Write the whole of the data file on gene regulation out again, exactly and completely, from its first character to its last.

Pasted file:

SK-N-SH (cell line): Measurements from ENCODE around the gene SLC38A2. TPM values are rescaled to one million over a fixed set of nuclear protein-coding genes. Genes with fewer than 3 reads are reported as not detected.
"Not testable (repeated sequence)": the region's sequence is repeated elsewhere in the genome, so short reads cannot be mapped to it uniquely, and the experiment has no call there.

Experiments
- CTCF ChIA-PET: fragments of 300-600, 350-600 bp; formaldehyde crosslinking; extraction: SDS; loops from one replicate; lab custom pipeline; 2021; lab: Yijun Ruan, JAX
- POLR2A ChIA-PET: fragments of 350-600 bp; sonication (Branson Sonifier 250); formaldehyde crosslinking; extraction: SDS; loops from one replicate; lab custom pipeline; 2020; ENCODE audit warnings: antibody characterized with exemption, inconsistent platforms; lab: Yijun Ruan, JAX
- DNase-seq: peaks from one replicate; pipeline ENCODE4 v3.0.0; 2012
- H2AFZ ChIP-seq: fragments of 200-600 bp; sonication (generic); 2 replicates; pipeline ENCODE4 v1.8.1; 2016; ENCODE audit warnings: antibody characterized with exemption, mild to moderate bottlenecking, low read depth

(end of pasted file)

SK-N-SH (cell line): Measurements from ENCODE around the gene SLC38A2. TPM values are rescaled to one million over a fixed set of nuclear protein-coding genes. Genes with fewer than 3 reads are reported as not detected.
"Not testable (repeated sequence)": the region's sequence is repeated elsewhere in the genome, so short reads cannot be mapped to it uniquely, and the experiment has no call there.

Experiments
- CTCF ChIA-PET: fragments of 300-600, 350-600 bp; formaldehyde crosslinking; extraction: SDS; loops from one replicate; lab custom pipeline; 2021; lab: Yijun Ruan, JAX
- POLR2A ChIA-PET: fragments of 350-600 bp; sonication (Branson Sonifier 250); formaldehyde crosslinking; extraction: SDS; loops from one replicate; lab custom pipeline; 2020; ENCODE audit warnings: antibody characterized with exemption, inconsistent platforms; lab: Yijun Ruan, JAX
- DNase-seq: peaks from one replicate; pipeline ENCODE4 v3.0.0; 2012
- H2AFZ ChIP-seq: fragments of 200-600 bp; sonication (generic); 2 replicates; pipeline ENCODE4 v1.8.1; 2016; ENCODE audit warnings: antibody characterized with exemption, mild to moderate bottlenecking, low read depth